There’s a ceasefire on one front in Utah’s “cookie wars.”
More than a year after Crumbl, which has launched hundreds of bakeries across the country since its beginnings in Logan in 2017, sued two smaller Utah-based cookie companies, the large cookie chain has apparently settled its differences with one of them.
On Wednesday, lawyers for Crumbl and Crave Cookies filed a joint motion to dismiss the lawsuit Crumbl filed in Utah U.S. District Court on May 10, 2022. Judge Tena Campbell, who is presiding over the case, must sign off on the motion for it to take effect.
In the lawsuits against Crave and Dirty Dough, Crumbl claimed trademark infringement over such things as the packaging design, and that the products are “confusingly similar to Crumbl’s established and successful trade dress and brand identity.”
Crumbl argued in its lawsuit that Crave’s co-founder, Trent English, applied to be a Crumbl franchise owner, and toured a Crumbl store before his application was denied.
In a joint statement, the companies said they had “reached an amicable settlement to a trademark and trade dress infringement dispute,” under terms that will remain confidential.
“Crumbl and Crave are pleased that they have been able to work together to resolve this dispute and each remains dedicated to serving its customers with excellence,” the statement said. “Crumbl and Crave wish each other success in their future endeavors.”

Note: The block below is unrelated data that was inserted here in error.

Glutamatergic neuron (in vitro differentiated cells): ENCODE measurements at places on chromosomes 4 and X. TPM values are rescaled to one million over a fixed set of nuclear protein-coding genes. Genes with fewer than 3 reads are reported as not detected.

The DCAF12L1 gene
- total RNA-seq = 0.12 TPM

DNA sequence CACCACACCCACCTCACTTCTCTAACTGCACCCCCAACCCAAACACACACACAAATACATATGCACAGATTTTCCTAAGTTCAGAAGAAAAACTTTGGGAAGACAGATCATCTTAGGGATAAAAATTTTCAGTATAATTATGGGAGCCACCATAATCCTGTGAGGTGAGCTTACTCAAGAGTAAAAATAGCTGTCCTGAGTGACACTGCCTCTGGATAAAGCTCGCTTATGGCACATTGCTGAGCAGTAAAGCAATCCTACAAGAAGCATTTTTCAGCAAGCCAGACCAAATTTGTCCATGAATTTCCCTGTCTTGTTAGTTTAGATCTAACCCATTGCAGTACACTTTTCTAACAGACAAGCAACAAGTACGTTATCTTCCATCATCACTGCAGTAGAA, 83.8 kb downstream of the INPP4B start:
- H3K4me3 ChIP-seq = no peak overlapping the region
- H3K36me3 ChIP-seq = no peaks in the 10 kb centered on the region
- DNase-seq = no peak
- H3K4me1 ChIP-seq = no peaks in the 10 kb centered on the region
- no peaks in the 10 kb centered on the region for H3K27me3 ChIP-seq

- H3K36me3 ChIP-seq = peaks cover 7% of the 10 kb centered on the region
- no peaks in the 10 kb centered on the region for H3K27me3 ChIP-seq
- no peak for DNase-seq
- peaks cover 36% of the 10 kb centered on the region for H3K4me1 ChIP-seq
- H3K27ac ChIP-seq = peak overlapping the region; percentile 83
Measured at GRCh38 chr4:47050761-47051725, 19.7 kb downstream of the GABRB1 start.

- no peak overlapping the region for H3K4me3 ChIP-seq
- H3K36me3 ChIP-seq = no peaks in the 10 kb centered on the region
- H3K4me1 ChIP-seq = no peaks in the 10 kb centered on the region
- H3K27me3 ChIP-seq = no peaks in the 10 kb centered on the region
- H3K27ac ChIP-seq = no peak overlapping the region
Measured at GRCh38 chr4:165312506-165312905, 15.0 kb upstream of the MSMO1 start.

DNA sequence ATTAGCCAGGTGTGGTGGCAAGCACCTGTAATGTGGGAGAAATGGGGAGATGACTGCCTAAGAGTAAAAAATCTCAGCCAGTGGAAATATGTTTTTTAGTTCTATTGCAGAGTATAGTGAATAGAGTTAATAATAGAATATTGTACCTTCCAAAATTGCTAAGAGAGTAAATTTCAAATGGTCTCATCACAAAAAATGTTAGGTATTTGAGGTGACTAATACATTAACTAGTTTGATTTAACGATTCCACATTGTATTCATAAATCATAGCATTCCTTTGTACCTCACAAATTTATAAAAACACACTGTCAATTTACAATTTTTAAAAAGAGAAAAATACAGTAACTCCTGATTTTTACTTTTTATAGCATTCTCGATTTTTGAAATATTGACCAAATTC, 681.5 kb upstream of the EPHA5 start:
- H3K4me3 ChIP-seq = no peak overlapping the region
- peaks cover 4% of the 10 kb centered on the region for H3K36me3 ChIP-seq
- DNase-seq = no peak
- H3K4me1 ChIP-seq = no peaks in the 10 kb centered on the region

English, in his own statement, added: “We’re thrilled to put this last year behind us while refocusing our energy on doing what we do best — crafting delicious, memorable experiences for our incredible customers. We are beyond grateful to everyone who has continued to support us.”
Crave’s executives kept their fight with Crumbl out of the public eye as the lawsuit against their company was working through the federal court. The same could not be said for Dirty Dough, which launched an Instagram campaign last July that introduced the hashtag #UtahCookieWars and declared “We’re not backing down!”
At the time, Bennett Maxwell, Dirty Dough’s founder, mocked Crumbl in a post on LinkedIn: “A billion dollar company suing 2 startups. Why? Because apparently if you put sprinkles of your cookies, Crumbl thinks they own that. Watch out Grandma, you better throw away those sprinkles or you will be Crumbl’s next victim.”
Dirty Dough followed the social media posts with an announcement that it would post billboards with such slogans as “Cookies so good we’re being sued!,” “Our cookies don’t crumble with competition” and “We don’t file lawsuits — we just have better cookies!”
Jason McGowan, the CEO of Crumbl, responded to Dirty Dough’s public comments with a LinkedIn post of his own last July. In that statement, McGowan said the brother of the founder of one of the rival companies “was a former corporate employee of Crumbl who had access to our recipes, schematics, processes and other proprietary information.” Crumbl’s lawsuit against Dirty Dough claimed that company was started by a former Crumbl employee.
Crumbl’s lawsuit against Dirty Dough is still being litigated, in the courtroom of Judge Howard Nielson Jr. The last movement in the case, according to the court docket, was on July 6, to set a hearing on a motion filed by Crumbl’s lawyers.
All three cookie makers have grown and expanded since the “cookie wars” started last year.
Crumbl’s website now lists 874 locations nationwide, in all 50 states and Puerto Rico. It has 29 locations in Utah, where the chain started in 2017 while one of its co-founders, Sawyer Hemsley, was attending Utah State University.
Dirty Dough boasts on its website 34 locations in nine states — 12 of them in Utah — and plans for 60 more nationwide. Crave’s website lists nine locations in Utah, plus one each in Odessa, Florida, and Bristol, Tennessee.